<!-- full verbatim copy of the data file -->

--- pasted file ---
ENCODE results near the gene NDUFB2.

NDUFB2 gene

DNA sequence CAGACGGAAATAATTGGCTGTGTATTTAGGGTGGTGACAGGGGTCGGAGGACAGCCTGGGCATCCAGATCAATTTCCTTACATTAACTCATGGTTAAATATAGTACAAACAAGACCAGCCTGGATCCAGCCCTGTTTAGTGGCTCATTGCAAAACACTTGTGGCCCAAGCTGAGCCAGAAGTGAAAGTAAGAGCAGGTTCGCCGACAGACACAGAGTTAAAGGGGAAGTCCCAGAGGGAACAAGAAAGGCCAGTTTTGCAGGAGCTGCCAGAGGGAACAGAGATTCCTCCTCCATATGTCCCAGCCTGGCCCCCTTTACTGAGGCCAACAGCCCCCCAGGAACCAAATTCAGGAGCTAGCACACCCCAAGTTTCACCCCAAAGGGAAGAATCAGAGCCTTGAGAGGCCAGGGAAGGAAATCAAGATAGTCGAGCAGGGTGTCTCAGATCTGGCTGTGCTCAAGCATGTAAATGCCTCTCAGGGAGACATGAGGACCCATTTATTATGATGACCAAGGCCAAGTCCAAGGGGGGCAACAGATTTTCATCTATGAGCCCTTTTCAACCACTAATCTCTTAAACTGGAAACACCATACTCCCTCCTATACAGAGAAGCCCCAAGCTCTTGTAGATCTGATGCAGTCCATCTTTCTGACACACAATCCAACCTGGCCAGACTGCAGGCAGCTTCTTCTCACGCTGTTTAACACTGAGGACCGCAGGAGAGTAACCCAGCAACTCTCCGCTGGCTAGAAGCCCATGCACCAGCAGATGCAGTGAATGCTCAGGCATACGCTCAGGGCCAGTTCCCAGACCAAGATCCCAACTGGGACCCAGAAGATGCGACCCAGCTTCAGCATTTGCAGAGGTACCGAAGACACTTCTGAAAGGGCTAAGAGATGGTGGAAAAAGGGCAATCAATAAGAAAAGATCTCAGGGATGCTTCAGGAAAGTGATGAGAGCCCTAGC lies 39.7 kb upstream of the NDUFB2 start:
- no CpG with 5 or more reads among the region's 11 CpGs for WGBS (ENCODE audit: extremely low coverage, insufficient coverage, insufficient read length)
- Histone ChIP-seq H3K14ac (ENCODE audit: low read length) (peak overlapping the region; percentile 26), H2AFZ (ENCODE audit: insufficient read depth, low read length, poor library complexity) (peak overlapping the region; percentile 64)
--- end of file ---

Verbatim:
ENCODE results near the gene NDUFB2.

NDUFB2 gene

DNA sequence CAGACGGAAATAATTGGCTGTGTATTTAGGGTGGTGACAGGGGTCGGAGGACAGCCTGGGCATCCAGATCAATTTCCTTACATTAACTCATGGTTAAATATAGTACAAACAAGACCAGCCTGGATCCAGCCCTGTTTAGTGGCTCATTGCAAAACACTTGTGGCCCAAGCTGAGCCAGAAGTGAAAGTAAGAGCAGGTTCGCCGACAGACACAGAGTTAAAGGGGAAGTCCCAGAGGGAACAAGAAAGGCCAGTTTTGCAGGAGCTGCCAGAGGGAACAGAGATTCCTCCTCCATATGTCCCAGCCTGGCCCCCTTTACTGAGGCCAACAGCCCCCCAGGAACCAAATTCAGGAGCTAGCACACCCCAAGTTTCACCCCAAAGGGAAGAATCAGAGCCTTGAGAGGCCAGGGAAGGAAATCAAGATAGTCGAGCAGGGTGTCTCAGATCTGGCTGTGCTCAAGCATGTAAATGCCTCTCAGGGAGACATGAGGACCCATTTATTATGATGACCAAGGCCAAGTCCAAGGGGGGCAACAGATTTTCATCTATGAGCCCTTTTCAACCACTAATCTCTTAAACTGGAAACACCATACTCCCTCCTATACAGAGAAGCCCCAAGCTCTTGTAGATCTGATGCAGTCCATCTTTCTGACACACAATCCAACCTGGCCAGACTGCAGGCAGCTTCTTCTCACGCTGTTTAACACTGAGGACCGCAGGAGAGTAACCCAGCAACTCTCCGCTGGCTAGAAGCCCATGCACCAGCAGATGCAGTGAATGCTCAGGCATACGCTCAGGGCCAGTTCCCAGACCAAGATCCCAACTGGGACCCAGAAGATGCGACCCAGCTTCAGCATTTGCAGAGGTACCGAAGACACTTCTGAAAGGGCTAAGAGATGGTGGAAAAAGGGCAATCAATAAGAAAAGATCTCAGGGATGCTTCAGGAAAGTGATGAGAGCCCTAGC lies 39.7 kb upstream of the NDUFB2 start:
- no CpG with 5 or more reads among the region's 11 CpGs for WGBS (ENCODE audit: extremely low coverage, insufficient coverage, insufficient read length)
- Histone ChIP-seq H3K14ac (ENCODE audit: low read length) (peak overlapping the region; percentile 26), H2AFZ (ENCODE audit: insufficient read depth, low read length, poor library complexity) (peak overlapping the region; percentile 64)